Striking back against rival Google, Yahoo on Monday inked a deal with seven publishing companies that will allow more than 150 newspapers to sell ads on its online classified service.
The newspaper giants involved in the deal include Belo, Cox Newspapers, Hearst Newspapers, Journal Register, Lee Enterprises, MediaNews Group and E.W. Scripps.
The newspapers in this consortium reach 38 states, and include major market dailies such as The Denver Post, the San Francisco Chronicle, The Dallas Morning News, The Atlanta Journal-Constitution, the Houston Chronicle, the Rocky Mountain News, the St. Louis Post-Dispatch, and the San Jose Mercury News.
“This is a transformational deal for the newspaper industry,” said William Dean Singleton, CEO of MediaNews Group, and Victor F. Ganzi, president and CEO of Hearst Corp., in a joint statement.
“This relationship will significantly extend our local assets to a much wider audience, and gives us the technology required to fulfill the growing demands of advertisers and consumers,” they added.
Local Ad Appeal
The partnership will launch with recruitment advertising on Yahoo’s HotJobs site. Advertisers will be able to use contextual, streaming and interactive media to engage candidates, and will also be able to leverage RSS feeds, job search agents, newsletters and job recommendation engine results.
The arrangement will create a local and national jobs network and product suite designed to allow recruitment advertisers to reach a larger, more diverse candidate pool of job seekers.
“This announcement is consistent with our strategy to establish relationships that advance Yahoo’s objective of securing leading positions where we see the biggest prospects for growth,” said Yahoo Chairman and CEO Terry Semel. “We believe the local segment is largely untapped and provides significant opportunities to expand audience engagement and subsequently grow local advertising.”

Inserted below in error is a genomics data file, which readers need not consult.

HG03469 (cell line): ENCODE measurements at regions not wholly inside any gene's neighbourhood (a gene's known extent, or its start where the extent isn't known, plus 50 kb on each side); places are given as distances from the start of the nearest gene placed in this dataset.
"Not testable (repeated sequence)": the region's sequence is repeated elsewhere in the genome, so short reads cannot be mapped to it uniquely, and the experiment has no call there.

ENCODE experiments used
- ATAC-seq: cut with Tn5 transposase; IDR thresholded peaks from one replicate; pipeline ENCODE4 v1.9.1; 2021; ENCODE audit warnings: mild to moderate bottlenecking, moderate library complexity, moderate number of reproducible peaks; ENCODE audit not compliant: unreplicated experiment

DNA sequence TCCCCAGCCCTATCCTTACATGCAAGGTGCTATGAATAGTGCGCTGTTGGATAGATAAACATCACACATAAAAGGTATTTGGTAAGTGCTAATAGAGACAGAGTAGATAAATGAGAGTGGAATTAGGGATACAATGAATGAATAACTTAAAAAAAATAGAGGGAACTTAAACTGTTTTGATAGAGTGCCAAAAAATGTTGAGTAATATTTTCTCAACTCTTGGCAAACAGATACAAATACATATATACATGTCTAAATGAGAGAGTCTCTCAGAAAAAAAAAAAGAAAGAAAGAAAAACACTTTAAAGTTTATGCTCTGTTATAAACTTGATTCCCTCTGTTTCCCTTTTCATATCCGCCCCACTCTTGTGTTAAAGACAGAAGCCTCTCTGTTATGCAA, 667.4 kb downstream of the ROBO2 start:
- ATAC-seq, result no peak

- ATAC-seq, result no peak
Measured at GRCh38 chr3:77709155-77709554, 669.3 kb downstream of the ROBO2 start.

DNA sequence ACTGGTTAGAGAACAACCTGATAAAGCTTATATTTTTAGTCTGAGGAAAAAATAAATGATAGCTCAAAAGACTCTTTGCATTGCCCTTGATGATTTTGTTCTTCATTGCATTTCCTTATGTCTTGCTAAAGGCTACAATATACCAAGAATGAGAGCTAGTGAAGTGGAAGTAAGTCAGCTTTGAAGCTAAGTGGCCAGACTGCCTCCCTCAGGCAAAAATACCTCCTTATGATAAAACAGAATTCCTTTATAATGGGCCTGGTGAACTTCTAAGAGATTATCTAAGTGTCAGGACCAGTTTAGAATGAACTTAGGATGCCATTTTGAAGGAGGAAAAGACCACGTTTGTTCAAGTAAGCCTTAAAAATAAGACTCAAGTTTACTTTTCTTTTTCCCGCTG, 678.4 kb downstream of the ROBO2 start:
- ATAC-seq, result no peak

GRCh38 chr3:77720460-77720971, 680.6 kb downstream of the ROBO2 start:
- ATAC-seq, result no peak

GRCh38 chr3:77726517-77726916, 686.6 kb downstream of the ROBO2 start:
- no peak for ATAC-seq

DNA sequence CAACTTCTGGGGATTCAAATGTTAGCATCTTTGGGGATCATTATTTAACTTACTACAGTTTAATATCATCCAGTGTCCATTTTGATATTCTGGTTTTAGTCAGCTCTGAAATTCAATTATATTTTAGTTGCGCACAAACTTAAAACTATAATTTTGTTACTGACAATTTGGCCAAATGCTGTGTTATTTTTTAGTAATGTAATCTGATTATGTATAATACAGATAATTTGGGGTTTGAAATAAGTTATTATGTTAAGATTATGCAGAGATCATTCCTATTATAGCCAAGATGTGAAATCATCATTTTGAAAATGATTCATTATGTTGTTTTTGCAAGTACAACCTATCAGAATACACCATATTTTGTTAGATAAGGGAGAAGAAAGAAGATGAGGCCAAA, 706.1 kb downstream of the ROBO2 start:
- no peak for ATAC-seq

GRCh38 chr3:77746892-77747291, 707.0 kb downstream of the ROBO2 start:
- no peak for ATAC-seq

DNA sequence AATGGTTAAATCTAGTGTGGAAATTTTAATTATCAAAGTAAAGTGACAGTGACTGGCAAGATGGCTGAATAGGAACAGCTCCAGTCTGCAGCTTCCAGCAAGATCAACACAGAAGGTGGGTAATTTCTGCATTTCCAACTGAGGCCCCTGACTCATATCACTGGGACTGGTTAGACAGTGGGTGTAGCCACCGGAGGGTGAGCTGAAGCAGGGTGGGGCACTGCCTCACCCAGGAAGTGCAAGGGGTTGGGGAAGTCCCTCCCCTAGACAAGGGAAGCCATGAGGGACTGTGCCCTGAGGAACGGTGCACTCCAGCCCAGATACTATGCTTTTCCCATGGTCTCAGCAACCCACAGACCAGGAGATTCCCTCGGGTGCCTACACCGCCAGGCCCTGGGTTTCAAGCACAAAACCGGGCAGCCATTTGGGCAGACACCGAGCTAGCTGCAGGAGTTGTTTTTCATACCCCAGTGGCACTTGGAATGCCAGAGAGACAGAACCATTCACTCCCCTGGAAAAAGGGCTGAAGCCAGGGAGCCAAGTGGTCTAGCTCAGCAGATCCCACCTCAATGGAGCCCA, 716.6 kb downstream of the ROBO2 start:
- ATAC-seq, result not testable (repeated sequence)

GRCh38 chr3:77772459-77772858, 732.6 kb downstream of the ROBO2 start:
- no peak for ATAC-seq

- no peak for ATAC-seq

The local online advertising opportunity is significant. The U.S. online advertising segment is predicted to grow from an estimated US$3.4 billion in 2006 to an estimated $12.4 billion by 2010, according to Bank of America.
In addition, 35 percent of all online searches are local, according to the Kelsey Group, with volume expected to increase from more than 20 billion searches in the next year to more than 30 billion searches by 2009.
Executing the Concept
On paper, Yahoo’s deal with the newspaper industry could be explosive. The explosion, however, comes down to execution, said Greg Sterling, Principal Analyst at Sterling Market Intelligence.
“How this deal plays out, how many pieces of Yahoo technology these newspapers wind up using, and how extensively Yahoo is going to be able to use the promotional and sales assets of the local newspaper sales force is all to be determined,” Sterling told the E-Commerce Times.
If it all works well, he added, it could rival RealCities.com, a national network of regional hubs that specializes in local information and services in 50 U.S. cities.
The Future Is Coming
Google is not sitting on its hands in the newspaper arena. Two weeks ago, Google inked a deal with 50 top newspapers to sell print ads through its Web site. Google’s deal was a less ambitious effort but still significant for a struggling newspaper industry, Sterling noted.
“Newspapers need a story to tell the marketplace. Now these involved newspapers can say they have a major online partner in Yahoo,” he explained.
“This is the wave of the future. Everyone is recognizing that no one has all the pieces of the puzzle. The combination of online and offline is much more compelling than an online only or offline only proposition, especially with geo-targeted or local advertising,” Sterling concluded.